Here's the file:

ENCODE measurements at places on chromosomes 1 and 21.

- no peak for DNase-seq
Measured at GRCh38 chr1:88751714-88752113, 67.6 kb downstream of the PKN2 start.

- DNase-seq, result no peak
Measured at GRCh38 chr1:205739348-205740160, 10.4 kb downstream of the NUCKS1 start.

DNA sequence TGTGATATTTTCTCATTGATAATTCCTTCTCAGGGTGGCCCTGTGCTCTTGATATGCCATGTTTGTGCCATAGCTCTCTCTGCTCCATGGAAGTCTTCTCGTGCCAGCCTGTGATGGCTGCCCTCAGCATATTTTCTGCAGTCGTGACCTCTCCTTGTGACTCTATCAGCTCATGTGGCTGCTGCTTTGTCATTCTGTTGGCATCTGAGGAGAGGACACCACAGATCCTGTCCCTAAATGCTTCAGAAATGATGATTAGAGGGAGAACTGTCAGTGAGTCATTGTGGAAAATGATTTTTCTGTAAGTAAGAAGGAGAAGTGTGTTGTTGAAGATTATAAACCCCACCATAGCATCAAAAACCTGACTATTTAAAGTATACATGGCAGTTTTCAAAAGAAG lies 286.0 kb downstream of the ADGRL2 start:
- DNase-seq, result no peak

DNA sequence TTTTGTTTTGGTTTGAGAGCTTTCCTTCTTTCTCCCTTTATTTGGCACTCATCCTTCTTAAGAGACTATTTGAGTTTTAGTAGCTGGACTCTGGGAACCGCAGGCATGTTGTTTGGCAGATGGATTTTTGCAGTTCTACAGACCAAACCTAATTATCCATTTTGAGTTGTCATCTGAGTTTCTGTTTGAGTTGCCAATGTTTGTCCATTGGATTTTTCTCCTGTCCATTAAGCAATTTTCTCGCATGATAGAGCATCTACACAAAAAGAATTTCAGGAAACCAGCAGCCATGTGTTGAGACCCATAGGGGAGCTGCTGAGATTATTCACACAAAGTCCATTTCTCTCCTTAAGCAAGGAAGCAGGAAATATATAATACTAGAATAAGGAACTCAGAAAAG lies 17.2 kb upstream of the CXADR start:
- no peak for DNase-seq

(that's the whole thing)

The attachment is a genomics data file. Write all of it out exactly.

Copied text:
ENCODE measurements at places on chromosomes 1 and 21.

- no peak for DNase-seq
Measured at GRCh38 chr1:88751714-88752113, 67.6 kb downstream of the PKN2 start.

- DNase-seq, result no peak
Measured at GRCh38 chr1:205739348-205740160, 10.4 kb downstream of the NUCKS1 start.

DNA sequence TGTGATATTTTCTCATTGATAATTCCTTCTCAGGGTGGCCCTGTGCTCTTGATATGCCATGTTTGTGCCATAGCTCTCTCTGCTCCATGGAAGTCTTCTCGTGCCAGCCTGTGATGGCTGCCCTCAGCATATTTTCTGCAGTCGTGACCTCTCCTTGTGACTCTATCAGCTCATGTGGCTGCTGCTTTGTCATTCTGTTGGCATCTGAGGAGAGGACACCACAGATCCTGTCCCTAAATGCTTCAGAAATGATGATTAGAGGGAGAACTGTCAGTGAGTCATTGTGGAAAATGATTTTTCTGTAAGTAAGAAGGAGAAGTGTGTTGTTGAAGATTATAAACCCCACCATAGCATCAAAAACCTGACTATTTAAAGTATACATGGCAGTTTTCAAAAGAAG lies 286.0 kb downstream of the ADGRL2 start:
- DNase-seq, result no peak

DNA sequence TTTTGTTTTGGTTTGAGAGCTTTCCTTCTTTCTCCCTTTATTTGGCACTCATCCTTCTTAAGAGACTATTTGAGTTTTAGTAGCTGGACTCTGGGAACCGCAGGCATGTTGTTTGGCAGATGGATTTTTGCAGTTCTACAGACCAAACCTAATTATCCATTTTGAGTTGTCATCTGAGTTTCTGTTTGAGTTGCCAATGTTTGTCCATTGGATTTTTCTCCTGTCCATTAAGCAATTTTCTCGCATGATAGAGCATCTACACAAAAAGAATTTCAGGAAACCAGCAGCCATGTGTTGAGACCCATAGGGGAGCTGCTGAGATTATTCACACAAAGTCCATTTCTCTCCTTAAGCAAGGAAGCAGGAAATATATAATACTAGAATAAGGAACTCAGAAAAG lies 17.2 kb upstream of the CXADR start:
- no peak for DNase-seq